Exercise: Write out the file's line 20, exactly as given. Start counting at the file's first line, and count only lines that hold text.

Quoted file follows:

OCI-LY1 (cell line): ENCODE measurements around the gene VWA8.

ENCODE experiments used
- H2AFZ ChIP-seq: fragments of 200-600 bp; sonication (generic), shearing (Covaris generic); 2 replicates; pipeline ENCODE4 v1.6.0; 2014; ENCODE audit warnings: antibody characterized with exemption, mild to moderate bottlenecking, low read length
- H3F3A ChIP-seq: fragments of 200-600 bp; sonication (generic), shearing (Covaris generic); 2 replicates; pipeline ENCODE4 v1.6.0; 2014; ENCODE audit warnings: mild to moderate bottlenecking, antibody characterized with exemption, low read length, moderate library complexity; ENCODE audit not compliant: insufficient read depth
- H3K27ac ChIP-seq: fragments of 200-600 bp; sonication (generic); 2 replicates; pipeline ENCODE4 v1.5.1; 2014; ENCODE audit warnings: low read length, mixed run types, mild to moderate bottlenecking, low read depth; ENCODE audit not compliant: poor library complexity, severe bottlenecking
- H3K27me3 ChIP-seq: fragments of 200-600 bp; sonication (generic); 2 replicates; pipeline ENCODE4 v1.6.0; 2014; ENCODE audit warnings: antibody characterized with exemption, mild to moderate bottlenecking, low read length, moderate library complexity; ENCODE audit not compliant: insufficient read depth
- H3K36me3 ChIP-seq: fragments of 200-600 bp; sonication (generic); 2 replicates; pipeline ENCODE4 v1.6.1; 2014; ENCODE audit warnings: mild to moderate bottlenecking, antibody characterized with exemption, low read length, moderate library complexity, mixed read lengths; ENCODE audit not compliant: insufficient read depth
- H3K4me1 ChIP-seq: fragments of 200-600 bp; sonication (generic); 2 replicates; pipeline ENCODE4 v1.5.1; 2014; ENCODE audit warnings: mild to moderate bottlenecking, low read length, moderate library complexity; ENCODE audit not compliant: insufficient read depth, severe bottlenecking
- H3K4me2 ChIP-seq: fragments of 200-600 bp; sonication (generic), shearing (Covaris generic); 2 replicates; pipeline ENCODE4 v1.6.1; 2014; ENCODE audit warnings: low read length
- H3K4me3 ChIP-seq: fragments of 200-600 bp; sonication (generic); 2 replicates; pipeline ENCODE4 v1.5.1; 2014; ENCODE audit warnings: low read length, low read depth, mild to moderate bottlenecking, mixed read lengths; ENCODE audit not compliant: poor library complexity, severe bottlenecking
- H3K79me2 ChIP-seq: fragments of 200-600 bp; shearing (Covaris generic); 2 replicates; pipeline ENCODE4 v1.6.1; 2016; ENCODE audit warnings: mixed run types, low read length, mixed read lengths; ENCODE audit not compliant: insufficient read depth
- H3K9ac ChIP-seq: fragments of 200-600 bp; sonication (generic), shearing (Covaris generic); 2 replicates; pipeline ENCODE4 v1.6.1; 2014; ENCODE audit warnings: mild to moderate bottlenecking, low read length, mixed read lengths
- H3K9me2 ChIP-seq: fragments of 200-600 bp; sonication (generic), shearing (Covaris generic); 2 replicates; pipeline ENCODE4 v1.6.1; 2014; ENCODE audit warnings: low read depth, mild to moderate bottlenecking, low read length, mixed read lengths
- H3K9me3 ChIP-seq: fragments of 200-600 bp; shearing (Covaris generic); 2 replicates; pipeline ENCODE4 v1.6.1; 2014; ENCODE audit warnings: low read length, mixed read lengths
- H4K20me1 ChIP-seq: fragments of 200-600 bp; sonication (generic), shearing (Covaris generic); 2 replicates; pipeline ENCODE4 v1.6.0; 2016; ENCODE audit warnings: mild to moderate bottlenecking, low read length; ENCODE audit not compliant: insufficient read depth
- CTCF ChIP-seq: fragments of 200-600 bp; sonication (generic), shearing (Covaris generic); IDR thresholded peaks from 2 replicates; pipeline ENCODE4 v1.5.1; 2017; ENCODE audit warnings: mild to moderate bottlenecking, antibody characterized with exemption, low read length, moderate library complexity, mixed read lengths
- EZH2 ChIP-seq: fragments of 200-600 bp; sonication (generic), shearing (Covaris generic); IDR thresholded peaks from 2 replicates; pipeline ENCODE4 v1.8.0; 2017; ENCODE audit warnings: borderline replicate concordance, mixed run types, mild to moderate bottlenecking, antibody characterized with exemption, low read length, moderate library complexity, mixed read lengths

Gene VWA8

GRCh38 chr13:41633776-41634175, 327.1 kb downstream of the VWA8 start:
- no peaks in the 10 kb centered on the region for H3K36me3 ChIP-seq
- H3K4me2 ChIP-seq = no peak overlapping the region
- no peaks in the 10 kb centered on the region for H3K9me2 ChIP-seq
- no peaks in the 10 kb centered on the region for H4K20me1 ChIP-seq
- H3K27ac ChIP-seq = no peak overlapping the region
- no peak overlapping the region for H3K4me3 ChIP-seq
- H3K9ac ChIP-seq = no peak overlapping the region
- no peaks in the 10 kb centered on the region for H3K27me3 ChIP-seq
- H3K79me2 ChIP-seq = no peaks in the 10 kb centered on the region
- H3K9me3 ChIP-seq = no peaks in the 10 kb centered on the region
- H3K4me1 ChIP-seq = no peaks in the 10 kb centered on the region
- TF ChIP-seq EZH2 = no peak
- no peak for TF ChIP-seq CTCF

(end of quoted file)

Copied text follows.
- no peaks in the 10 kb centered on the region for H3K36me3 ChIP-seq